80-Bus News

  

May–June 1983, Volume 2, Issue 3











Page 24 of 59











As supplied, the printer comes with both friction and pin feed. The friction feed can handle roll paper and cut sheet, the pin feed can handle paper from 9 1/2" to 10". I don‘t think that it will handle the 9.25" paper width of ‘A4’. Optional tractors are available to handle from 9" down to 4". There is a little more movement in the pinfeeds, but I’m not sure if it will take that intermediate size. If you are into roll paper feed (jumbo teletype rolls cost very much less than pin feed paper), then order the machine with the roll paper holder.

In its facilities. this printer offers a great deal. It prints using descenders, which greatly improves the legibility of lines. Normally, it prints in Pica, with 80 chars per line. it can provide Enlarged with 40 cpl, or Condensed at 137 cpl. Elite mode at 96 cpl, Enlarged Elite at 48 cpl and Enlarged Condensed are all readily available. It is also possible to print all characters in Proportional spacing, where each letter occupies only its correct width. Besides the above options. the printer can also print in Italics, which font can be printed in all the above spacings. But the good news I have kept until last – the printer can have up to 256 programmable characters! These need not all be programmed – it is possible to copy the standard character sets over to the 2k buffer used for the programable characters, and modify only those characters you wish. In this mode, one can access the characters in proportional or constant width modes, and print in the various weights of type illustrated in this review.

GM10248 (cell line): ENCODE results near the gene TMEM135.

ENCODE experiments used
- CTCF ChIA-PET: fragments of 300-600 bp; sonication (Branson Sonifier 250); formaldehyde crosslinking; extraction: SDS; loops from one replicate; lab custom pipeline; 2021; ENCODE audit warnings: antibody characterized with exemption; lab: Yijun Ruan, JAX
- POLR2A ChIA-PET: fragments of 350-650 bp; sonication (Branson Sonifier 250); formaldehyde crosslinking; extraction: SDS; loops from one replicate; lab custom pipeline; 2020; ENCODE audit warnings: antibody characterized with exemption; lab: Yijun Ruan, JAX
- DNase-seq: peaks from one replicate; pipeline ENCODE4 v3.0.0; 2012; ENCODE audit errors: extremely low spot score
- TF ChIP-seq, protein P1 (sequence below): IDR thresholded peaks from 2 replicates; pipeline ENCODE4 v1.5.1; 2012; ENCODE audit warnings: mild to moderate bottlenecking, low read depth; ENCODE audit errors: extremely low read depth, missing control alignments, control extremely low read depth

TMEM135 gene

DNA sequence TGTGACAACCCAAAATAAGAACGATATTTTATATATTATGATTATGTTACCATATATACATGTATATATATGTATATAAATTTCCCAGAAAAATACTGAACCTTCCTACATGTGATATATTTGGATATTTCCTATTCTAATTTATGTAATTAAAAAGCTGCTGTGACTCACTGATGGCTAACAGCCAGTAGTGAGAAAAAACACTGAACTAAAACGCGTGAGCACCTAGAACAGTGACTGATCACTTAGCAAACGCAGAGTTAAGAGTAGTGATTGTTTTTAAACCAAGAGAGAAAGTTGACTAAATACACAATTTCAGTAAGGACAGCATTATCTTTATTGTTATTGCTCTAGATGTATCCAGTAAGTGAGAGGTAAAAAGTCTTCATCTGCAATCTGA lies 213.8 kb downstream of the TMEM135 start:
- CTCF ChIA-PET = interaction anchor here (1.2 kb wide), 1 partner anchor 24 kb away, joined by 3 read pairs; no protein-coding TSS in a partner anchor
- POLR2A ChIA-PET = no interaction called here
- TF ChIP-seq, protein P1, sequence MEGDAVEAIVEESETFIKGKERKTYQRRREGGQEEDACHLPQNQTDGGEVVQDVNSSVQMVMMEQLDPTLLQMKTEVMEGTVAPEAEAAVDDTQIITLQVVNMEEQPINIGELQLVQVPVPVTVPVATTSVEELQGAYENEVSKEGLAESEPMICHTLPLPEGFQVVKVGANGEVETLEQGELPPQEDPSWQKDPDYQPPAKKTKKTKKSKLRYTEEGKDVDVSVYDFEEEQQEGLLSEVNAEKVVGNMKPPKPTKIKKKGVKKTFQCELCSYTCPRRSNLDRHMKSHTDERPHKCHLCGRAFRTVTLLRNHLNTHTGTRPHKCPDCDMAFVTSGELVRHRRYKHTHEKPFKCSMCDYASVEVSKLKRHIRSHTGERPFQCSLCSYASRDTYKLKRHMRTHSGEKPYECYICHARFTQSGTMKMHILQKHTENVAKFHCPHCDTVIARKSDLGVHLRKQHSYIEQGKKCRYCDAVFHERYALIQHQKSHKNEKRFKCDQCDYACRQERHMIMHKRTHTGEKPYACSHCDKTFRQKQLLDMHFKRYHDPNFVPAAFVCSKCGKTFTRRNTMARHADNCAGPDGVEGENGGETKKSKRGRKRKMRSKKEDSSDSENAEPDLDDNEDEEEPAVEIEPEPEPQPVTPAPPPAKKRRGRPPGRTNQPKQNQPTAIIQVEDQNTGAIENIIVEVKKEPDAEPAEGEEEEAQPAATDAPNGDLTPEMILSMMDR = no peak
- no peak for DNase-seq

It provides 9 different alphabet options for the accent symbols required in other languages. Which one of these is set on powerup is determined by option switch selection. but they can all he accessed under software control. You will have noticed my use of à. This was achieved by switching to the French character set, where it replaces the @ sign. The only character get in which it cannot power up seems to be the version intended for Japan. This uses the standard ASCII set with \ replaced by ¥. Accompanying the FX80 is a substantial manual, spiral bound and nearly 200 pages thick. This explains, using a version of Microsoft BASIC, how to access all the different facilities of the printer. These programs will be easily adapted to the Nascom. Using XBASIC, it is only necessary to substitute PRINT £1; for the LPRINT commands. While printing plain text, the head whizzes along at 160 cps. Fancy printing slows if down somewhat, as does selection of the Quiet mode. This turns the printing speed down to 80cps, with a reduction in noise – but it is not terribly noisy anyway!

Print can be executed in a number of type weights. This example is in Emphasised, and this in Double strike. Not all styles are available in all faces, but there are sufficient for most purposes. Line feeds are software programable in a number of options, and form lengths can also be software selected. Both Horizontal and Vertical Tabbing are fully supported, the vertical option supporting up to eight different forms, each with different vertical tabbing positions. Reverse linefeeding


This is an OCR’d version of the scanned page and likely contains recognition errors.











Page 24 of 59